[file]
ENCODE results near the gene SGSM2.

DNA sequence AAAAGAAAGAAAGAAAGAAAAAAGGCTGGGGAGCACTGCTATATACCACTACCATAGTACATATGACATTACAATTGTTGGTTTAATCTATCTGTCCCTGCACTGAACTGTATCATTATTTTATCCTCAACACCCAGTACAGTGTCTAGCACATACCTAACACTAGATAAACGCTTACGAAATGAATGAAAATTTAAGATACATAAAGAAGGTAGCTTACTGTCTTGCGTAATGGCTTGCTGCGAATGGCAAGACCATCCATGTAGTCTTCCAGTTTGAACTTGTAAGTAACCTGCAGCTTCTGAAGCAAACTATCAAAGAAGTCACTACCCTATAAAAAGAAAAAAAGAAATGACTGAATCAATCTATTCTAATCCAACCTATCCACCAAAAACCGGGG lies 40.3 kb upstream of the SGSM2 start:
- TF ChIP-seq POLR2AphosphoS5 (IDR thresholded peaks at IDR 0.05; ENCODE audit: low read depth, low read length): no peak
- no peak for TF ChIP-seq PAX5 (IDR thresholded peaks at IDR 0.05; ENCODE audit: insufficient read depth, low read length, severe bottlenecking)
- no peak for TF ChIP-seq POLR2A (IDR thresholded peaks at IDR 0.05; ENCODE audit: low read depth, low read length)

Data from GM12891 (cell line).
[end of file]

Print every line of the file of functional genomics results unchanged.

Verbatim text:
ENCODE results near the gene SGSM2.

DNA sequence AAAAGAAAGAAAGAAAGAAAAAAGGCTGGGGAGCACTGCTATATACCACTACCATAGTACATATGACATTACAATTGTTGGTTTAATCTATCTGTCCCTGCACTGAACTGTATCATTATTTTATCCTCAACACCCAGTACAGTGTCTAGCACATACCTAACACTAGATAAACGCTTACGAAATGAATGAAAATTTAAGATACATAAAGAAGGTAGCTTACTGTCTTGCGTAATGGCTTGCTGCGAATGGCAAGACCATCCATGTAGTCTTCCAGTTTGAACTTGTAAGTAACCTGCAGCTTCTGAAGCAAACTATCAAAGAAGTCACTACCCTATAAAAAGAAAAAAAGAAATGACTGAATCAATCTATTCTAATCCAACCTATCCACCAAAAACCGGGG lies 40.3 kb upstream of the SGSM2 start:
- TF ChIP-seq POLR2AphosphoS5 (IDR thresholded peaks at IDR 0.05; ENCODE audit: low read depth, low read length): no peak
- no peak for TF ChIP-seq PAX5 (IDR thresholded peaks at IDR 0.05; ENCODE audit: insufficient read depth, low read length, severe bottlenecking)
- no peak for TF ChIP-seq POLR2A (IDR thresholded peaks at IDR 0.05; ENCODE audit: low read depth, low read length)

Data from GM12891 (cell line).